After Chris Rock’s Misplaced Jada Pinkett Joke at the 2022 Oscar gala, the alopecia areata it has become a condition well known to the general public. However, before the viral slap in the face of Will Smith scientists knew full well what it was and tried to find treatments to alleviate it. In fact, that same Saturday they were published in The New England Journal of Medicine the results of a clinical trial in which the effectiveness against this type of alopecia of a drug usually used to fight against rheumatoid arthritis: the baricitinib.
In fact, both alopecia areata and rheumatoid arthritis are autoimmune diseases. That is, the patient’s immune system confuse and attacks the normal structures of his own body. In the case of arthritis, it turns against the joints, while with alopecia, those who suffer the consequences are the hair follicles, from which the hair grows. If there is no follicle, there is no hair.
Therefore, despite having very different symptoms, the origin of the two conditions is so similar that it could be treated with the same medicine. At least that’s what the leaders of this recent study, from Yale University, think. They decided to start a clinical trial, which has now completed its phase III with very good results, so that the treatment could soon also be available for alopecia. Who knows? maybe yours Jada Pinket could be treated with this substance.
Prevent the immune system from attacking what it shouldn’t
Baricitinib, marketed by the company Eli Lilly under the trade name Olumiantis an inhibitor of Janus Kinases. They are proteins involved in the regulation of gene expression in different body systems, including the immune.
We have seen that inhibitors of these proteins can dampens the immune responsewithout turning it off completely. This is useful for patients with autoimmune diseases, as they are not totally at the mercy of the pathogens, but the effects of this erroneous response from their defenses are reduced.
In rheumatoid arthritis it has already proven to be very useful. In fact, its use has been allowed to treat it for years. Therefore, the clinical tests intended to check its effects on another disease would go much faster than with a substance analyzed from scratch. After all, we already know how patients tolerate it. This has allowed fairly rapid progress in clinical trials for the alopecia areata treatment like the one suffered by Jada Pinkett.
From rheumatoid arthritis to alopecia areata
This clinical trial on a drug for alopecia areata brought together everything that is valued in these procedures. He was double-blind, randomized and placebo-controlled. That is, a randomly selected portion of the participants received a placebo that was completely indistinguishable from the real drug and neither they nor the staff who administered it knew which of the two options it was. It is the perfect method to check if a substance really has benefits beyond chance or patient suggestion.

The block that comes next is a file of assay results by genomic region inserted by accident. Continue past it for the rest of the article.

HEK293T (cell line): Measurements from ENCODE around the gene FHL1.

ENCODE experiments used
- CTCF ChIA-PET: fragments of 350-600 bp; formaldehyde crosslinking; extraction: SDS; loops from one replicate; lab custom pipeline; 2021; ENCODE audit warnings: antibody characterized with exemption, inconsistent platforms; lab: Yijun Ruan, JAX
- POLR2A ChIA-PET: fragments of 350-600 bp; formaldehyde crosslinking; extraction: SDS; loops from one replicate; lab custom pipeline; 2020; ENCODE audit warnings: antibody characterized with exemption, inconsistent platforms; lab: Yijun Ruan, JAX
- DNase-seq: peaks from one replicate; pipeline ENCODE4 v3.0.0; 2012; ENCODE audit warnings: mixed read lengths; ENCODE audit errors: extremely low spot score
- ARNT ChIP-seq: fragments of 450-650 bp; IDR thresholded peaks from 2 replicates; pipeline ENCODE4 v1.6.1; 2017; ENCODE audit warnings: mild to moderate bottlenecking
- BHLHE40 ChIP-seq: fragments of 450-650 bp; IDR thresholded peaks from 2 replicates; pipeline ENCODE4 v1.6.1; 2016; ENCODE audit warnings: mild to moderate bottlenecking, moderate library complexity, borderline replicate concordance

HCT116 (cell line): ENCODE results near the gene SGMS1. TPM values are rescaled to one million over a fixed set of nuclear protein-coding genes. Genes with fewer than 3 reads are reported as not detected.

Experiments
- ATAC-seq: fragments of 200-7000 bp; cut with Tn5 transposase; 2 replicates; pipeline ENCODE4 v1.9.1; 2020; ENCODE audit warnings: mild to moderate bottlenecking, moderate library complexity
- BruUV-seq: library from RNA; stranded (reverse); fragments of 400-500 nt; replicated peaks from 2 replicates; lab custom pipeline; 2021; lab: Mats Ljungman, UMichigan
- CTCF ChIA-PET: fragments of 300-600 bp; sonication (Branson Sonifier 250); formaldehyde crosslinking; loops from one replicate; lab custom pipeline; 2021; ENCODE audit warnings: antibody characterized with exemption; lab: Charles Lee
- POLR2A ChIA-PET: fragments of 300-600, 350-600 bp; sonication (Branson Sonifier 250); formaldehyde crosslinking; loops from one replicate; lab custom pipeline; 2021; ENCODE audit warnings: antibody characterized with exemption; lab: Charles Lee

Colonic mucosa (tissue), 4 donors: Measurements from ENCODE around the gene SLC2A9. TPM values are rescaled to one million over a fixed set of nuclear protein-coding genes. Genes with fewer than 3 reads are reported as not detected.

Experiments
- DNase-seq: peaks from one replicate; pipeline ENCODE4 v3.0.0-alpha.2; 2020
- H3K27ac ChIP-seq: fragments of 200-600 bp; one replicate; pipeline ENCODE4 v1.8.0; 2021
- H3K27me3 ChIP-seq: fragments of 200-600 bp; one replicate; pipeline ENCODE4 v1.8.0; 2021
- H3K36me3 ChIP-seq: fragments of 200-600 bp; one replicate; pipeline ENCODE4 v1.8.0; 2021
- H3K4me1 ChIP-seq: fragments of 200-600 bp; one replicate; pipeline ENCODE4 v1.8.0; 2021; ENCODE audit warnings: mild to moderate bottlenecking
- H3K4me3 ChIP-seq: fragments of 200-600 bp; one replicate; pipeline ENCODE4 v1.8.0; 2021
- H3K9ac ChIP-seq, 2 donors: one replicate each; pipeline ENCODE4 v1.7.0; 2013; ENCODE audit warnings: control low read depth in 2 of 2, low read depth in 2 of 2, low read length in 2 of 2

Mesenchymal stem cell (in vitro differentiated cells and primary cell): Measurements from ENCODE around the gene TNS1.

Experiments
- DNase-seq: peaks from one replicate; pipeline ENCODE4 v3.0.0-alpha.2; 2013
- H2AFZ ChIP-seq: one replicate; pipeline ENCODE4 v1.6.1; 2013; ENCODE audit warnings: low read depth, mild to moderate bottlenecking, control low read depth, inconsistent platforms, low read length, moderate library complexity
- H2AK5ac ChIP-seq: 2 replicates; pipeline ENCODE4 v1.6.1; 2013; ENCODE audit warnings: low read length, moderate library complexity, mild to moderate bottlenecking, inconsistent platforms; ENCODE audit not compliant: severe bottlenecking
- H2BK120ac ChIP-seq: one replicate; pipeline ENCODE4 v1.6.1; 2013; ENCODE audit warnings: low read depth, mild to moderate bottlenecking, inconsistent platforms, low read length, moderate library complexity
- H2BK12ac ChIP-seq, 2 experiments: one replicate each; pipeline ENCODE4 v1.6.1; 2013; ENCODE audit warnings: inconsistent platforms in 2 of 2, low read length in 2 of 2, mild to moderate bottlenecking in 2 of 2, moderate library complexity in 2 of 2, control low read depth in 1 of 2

In this specific case participated 1,200 people with alopecia areata, who were randomly assigned to three groups. Those in the first received the placebo, while the others received 2 milligrams or 4 milligrams of baricitinib.
All patients, regardless of the group to which they belonged, had a SALT score greater than 50. It is a tool used to assess the severity of alopecia. It ranges from 0, where there is no hair loss, to 100, which represents total hair loss. So they all had pretty serious alopecia areata.
However, 36 weeks later from the start of treatment 35% of those who received 4 milligrams of the rheumatoid arthritis drug had a score of 20 or less. In the case of those who took 2 milligramsthis SALT figure was reached in the twenty%. Therefore, the drug has proven effective against alopecia areata.
Is this medicine ready for people like Jada Pinkett?
The percentages obtained are a small breath of hope for people with alopecia areata, like Jada Pinkett. It is not a panacea, because it is only a third they would recover as best they could. Still, it’s better than nothing. However, it will still be necessary to wait for this new utility to be given to pharmacies.
It is important to consider your safety, which has not been bad. Yes, there were side effects, like acne, headaches or increased cholesterol levels. Additionally, by weakening the immune system, some patients have experienced respiratory or urinary infections, among others. However, it also happens to those who receive the drug for rheumatoid arthritis. Moreover, no patient stopped treatment because of these symptoms, so it seems that they were manageable.
Ultimately, the results of the phase III clinical trial encourage optimism that this drug will be approved for alopecia areata. But now, we will have to wait for the necessary authorizations to be requested from the competent authorities, whether the FDA in the United States, the EMA in Europe or any other. Once authorization has been requested, these authorities should review all documentation and clinical trial results and, if they deem it correct, give the green light. It takes time, so for now only patients with rheumatoid arthritis will be able to take this drug.
Jada Pinkett and everyone else with alopecia areata will have to keep hoping for treatment soon. A hope so great that one day they will stop making dirty jokes about their physique.